Graham, Humphrey, Weidman and Holm were joined by an illustrious group of faculty members and lecturers: dancers and dance teachers José Limón, Erick Hawkins, Hortense Lieberthal (Zera) and Bessie Schönberg; composers Louis Horst (Graham’s music director) and Norman Lloyd; New York Times dance critic John Martin; and Lincoln Kirstein. The school provided the faculty with sound summer employment while the country was still in the throes of the Great Depression, and the four choreographers had the chance to create new dances with their resident companies.

 

These masterworks premiered at the workshop’s culminating Bennington Festival (held in the Armory), which kicked off with Graham’s Panorama (1935). By 1937, the festival had expanded to show works by the school’s emerging, invitation-only fellowship artists: Limón, Esther Junger and Anna Sokolow. And the festival’s positive response made it possible to invite performances from outside genres and groups. For example, Kirstein’s Ballet Caravan—a group of 12 American Ballet dancers—premiered in 1936 and returned in 1937. During the festival in 1938, all four artists debuted new dances, which included Humphrey’s Passacaglia in C Minor, that reflected the school’s five successful years.

 

Unfortunately, the summer experiment could not last forever. As World War II engulfed the nation, resources from the college and community were needed in other ways. And the program’s reshaped format (called the School of the Arts from 1940 to 1941), featuring only one of the original four choreographers, was not as successful as planned. The summer of 1942 would be the last for the workshop and its festival. But the school was such a hotbed of ideas and creativity, that its spirit was reignited in 1948 as a collaboration between New York University and Connecticut College with many of the same faculty, including Hill as director. The performance festival of the workshop was called American Dance Festival, which became the name used for the entire school and festival currently housed at Duke University in North Carolina.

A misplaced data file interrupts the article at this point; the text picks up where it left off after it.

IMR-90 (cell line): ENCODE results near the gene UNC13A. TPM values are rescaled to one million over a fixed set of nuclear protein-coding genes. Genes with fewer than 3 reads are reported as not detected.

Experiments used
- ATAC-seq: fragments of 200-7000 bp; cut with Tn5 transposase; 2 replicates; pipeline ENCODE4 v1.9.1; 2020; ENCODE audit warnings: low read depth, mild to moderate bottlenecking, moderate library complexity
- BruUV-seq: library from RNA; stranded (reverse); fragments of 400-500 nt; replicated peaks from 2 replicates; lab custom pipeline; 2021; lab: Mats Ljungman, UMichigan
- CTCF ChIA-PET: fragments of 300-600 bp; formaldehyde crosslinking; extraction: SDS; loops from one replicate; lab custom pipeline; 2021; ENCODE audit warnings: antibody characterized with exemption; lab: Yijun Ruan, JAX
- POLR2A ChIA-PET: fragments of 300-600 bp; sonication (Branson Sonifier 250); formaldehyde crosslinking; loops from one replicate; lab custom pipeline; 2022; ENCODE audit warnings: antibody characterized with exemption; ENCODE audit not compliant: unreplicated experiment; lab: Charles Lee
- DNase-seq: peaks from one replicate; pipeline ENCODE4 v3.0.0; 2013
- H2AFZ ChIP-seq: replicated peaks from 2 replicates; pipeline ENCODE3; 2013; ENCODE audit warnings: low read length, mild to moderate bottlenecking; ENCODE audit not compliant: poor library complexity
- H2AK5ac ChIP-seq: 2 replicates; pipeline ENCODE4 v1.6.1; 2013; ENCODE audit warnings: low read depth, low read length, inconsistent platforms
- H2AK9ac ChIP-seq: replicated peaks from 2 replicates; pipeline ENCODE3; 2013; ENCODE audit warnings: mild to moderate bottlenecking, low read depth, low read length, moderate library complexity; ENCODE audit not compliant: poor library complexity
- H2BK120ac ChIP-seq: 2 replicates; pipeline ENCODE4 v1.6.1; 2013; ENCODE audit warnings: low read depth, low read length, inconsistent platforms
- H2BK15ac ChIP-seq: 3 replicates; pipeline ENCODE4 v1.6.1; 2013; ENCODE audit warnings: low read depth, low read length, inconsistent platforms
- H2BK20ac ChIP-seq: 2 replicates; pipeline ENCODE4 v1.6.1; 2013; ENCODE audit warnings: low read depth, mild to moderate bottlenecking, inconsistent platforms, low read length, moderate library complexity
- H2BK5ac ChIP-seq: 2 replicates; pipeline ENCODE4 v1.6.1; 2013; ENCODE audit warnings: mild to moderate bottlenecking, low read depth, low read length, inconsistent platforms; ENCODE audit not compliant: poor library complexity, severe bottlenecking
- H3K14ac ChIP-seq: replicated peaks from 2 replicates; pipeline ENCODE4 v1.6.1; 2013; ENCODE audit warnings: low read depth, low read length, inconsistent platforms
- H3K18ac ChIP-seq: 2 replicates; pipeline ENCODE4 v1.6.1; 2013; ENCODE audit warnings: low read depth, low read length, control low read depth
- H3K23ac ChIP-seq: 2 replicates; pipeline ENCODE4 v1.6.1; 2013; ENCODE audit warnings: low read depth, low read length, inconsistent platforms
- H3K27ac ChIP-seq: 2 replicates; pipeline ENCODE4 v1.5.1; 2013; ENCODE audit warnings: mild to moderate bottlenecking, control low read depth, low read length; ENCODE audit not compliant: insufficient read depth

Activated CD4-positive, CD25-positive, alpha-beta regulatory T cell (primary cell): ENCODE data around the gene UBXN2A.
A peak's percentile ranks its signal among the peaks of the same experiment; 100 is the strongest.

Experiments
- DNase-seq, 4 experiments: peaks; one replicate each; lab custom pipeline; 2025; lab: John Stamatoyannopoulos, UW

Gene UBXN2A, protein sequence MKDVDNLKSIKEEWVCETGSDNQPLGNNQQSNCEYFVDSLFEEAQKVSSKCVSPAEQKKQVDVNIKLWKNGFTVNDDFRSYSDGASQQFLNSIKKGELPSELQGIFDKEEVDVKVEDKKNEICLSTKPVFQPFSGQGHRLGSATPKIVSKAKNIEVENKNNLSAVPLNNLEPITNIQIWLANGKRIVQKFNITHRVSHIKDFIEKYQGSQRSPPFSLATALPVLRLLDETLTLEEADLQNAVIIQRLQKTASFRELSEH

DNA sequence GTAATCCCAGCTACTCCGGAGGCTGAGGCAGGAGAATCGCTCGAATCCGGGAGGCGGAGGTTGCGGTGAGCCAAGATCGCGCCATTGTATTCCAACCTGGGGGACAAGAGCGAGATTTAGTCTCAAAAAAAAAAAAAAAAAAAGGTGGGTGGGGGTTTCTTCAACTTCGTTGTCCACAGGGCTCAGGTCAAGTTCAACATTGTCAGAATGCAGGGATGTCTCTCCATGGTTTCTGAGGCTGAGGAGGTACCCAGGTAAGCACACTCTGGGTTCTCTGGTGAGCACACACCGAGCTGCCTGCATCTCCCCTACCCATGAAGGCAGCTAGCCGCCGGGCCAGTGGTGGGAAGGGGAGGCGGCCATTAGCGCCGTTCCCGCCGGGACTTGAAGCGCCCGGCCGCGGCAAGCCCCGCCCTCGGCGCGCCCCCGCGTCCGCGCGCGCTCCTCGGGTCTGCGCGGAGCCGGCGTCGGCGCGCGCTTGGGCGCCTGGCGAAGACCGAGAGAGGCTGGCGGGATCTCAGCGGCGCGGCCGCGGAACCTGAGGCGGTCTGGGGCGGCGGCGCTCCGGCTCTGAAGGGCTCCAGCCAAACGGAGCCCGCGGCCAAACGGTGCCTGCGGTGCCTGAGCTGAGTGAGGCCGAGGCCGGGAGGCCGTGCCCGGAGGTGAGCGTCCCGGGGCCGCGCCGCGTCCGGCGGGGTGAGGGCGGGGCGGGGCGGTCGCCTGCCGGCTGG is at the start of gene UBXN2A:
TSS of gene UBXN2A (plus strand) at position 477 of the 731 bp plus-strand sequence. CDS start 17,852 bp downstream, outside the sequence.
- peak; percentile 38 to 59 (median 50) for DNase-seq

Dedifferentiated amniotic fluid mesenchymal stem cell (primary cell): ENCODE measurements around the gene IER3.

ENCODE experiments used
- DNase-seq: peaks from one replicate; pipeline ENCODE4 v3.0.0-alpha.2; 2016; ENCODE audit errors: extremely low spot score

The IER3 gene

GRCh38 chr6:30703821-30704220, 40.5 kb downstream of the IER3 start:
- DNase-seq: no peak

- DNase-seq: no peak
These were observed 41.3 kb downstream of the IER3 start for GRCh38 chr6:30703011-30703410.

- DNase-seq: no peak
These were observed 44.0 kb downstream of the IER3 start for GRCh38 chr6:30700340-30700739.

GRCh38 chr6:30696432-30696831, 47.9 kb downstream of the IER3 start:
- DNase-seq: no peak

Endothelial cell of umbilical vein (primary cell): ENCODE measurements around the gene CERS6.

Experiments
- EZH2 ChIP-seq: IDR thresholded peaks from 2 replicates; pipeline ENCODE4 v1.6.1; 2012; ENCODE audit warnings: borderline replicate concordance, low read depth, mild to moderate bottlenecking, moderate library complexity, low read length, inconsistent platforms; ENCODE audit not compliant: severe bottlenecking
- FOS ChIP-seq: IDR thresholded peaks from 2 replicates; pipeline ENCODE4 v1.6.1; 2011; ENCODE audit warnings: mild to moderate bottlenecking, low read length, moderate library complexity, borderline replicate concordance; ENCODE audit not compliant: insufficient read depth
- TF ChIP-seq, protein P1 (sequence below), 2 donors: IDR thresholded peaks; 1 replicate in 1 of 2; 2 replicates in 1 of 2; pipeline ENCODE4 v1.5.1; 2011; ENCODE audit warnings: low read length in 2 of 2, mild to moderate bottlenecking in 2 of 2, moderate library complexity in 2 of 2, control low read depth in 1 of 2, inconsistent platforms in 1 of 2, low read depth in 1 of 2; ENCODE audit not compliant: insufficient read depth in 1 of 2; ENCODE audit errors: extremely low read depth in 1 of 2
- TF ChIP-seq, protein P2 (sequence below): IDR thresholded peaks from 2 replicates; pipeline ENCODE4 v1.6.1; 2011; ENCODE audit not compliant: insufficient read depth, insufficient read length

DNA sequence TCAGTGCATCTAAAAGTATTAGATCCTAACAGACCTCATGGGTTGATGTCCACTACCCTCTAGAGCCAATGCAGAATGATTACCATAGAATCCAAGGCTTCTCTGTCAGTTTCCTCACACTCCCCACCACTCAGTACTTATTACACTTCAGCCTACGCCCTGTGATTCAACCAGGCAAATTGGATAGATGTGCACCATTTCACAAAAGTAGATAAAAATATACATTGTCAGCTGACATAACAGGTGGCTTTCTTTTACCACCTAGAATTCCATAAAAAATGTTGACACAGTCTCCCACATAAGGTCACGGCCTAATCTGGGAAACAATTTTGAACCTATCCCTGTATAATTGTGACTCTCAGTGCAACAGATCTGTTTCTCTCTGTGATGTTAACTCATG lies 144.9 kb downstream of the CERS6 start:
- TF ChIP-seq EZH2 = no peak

In her autobiography, Graham called Bennington “a wonderful place where we were given the freedom and possibility to make our dances.” But when asked if the people involved realized how important the summer school was while in progress, Hill answered, “Sometimes. Most of the time, we were too busy to recognize what we were into.” Little did they know their contributions would forever change the face of American modern dance. DT

 

 

Additional Resources

 

ARTICLE:

“Martha Hill on Early Dance at Bennington,” by Rebecca Godwin, Quadrille, Volume 25, Number 1, Winter 1992–93
 


 

BOOKS:

Bennington College: In the Beginning
, by Thomas Brockway, Backcountry Publications, 1981

Blood Memory,
by Martha Graham, Doubleday, 1991

The Contributions of Martha Hill to American Dance and Dance Education, 1900–1995,
by Elizabeth McPherson, The Edwin Mellen Press, 2008

Martha Hill and the Making of American Dance
, by Janet Mansfield Soares, Wesleyan University Press, 2009

Modern Dance in America: The Bennington Years,
by Sali Ann Kriegsman, G. K. Hall & Company, 1982
 





 

FILM:


USA: Dance—Four Pioneers
, Ohio State University, 1965

 

Elizabeth McPherson is an assistant professor at Montclair State University and is currently writing a book on The Bennington School of the Dance.

 

photo courtesy of the American Dance Festival Archives